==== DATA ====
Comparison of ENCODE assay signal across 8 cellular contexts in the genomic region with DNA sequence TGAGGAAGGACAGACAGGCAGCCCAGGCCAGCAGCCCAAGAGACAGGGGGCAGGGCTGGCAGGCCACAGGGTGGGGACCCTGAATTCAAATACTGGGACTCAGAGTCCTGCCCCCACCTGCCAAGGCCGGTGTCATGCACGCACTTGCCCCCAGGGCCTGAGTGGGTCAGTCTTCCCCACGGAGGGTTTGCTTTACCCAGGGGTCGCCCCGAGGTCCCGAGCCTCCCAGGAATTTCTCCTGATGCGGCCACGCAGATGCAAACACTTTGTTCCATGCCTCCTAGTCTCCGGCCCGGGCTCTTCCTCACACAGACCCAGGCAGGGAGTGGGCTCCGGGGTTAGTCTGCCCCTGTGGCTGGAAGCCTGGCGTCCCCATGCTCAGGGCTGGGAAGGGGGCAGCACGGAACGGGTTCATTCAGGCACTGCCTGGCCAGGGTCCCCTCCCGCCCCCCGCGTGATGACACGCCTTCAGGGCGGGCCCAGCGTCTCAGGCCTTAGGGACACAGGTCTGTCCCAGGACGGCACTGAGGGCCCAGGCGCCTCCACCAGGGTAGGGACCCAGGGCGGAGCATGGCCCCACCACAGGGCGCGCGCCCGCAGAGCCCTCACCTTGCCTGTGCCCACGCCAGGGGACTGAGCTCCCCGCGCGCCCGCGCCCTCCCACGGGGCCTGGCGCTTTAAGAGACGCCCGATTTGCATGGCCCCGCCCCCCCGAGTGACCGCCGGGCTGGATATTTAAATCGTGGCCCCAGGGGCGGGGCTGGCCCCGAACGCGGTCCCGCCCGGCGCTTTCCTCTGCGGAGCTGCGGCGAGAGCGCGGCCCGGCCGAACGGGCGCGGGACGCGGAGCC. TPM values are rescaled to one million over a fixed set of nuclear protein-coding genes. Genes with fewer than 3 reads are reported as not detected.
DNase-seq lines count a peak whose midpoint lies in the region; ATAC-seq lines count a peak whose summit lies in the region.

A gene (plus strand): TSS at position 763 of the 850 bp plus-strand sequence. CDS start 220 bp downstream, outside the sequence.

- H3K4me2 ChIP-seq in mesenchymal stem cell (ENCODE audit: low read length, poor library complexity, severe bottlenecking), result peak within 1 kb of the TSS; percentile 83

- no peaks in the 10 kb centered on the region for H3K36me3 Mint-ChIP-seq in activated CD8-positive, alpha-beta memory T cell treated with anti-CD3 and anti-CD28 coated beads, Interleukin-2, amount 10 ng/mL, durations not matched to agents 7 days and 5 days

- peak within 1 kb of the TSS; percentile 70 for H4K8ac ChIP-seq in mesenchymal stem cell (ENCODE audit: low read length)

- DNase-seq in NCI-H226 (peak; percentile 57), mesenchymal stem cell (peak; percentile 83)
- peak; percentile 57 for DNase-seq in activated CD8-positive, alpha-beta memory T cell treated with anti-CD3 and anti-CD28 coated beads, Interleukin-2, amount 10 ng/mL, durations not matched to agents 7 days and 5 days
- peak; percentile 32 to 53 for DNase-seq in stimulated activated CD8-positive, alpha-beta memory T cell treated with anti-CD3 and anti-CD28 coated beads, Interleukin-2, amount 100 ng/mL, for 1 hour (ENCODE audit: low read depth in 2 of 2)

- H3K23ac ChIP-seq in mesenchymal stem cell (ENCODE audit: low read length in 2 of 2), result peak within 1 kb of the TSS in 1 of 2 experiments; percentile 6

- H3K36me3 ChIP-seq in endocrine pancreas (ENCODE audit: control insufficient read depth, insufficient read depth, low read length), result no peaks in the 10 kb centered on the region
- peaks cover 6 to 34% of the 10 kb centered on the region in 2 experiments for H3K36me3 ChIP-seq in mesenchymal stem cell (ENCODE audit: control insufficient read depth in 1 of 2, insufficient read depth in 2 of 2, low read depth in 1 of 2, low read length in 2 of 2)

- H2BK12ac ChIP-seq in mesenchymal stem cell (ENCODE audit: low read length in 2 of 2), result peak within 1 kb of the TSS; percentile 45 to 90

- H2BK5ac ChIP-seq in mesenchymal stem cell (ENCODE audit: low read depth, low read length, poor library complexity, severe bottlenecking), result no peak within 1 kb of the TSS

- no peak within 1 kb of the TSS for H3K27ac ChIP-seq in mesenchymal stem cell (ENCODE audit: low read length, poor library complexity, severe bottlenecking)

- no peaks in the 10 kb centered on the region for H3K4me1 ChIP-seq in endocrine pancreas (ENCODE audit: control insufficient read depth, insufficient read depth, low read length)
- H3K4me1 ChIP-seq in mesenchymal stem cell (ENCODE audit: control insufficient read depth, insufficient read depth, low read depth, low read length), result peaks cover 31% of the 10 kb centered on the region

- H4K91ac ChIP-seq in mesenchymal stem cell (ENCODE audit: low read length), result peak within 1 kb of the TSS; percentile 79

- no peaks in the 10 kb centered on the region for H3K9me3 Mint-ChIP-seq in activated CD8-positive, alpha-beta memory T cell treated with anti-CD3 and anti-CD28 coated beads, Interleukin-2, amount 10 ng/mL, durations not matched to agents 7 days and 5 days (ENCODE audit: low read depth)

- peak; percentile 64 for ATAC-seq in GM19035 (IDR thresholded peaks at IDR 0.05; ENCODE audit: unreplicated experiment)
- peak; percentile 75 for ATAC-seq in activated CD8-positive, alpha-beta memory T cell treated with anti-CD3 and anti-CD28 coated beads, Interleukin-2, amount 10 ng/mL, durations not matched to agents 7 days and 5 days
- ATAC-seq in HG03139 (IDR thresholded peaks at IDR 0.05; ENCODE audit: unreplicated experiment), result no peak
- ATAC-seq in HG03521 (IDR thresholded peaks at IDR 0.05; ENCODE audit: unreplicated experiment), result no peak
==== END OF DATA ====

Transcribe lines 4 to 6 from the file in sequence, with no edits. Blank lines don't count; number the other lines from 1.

- H3K4me2 ChIP-seq in mesenchymal stem cell (ENCODE audit: low read length, poor library complexity, severe bottlenecking), result peak within 1 kb of the TSS; percentile 83

- no peaks in the 10 kb centered on the region for H3K36me3 Mint-ChIP-seq in activated CD8-positive, alpha-beta memory T cell treated with anti-CD3 and anti-CD28 coated beads, Interleukin-2, amount 10 ng/mL, durations not matched to agents 7 days and 5 days

- peak within 1 kb of the TSS; percentile 70 for H4K8ac ChIP-seq in mesenchymal stem cell (ENCODE audit: low read length)